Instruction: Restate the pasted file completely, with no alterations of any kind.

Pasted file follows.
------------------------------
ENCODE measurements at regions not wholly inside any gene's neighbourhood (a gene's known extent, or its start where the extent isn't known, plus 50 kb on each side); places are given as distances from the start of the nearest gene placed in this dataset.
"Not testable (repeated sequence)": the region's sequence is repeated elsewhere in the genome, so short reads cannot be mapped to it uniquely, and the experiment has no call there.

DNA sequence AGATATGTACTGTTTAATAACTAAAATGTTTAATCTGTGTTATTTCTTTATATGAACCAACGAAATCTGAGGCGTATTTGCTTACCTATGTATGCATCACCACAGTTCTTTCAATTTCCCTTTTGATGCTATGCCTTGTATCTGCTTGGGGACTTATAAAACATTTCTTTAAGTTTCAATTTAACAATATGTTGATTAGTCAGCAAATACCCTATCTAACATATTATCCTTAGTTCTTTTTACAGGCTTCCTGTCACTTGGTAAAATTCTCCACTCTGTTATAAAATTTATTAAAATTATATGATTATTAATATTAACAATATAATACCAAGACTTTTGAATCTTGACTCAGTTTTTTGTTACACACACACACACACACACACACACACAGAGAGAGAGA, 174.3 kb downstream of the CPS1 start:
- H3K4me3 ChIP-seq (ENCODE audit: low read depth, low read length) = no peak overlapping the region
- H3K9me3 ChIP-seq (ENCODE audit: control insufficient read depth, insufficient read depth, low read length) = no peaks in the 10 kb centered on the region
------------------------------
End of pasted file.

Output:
ENCODE measurements at regions not wholly inside any gene's neighbourhood (a gene's known extent, or its start where the extent isn't known, plus 50 kb on each side); places are given as distances from the start of the nearest gene placed in this dataset.
"Not testable (repeated sequence)": the region's sequence is repeated elsewhere in the genome, so short reads cannot be mapped to it uniquely, and the experiment has no call there.

DNA sequence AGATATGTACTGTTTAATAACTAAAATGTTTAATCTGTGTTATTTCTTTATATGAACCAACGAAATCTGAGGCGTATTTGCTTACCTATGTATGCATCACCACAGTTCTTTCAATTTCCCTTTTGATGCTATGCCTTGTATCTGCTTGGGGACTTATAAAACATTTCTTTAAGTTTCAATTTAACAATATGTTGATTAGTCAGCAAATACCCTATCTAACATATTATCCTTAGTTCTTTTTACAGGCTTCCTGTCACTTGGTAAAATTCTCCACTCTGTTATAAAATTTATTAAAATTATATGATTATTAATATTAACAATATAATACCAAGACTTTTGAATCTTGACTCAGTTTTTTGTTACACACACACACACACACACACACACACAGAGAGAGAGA, 174.3 kb downstream of the CPS1 start:
- H3K4me3 ChIP-seq (ENCODE audit: low read depth, low read length) = no peak overlapping the region
- H3K9me3 ChIP-seq (ENCODE audit: control insufficient read depth, insufficient read depth, low read length) = no peaks in the 10 kb centered on the region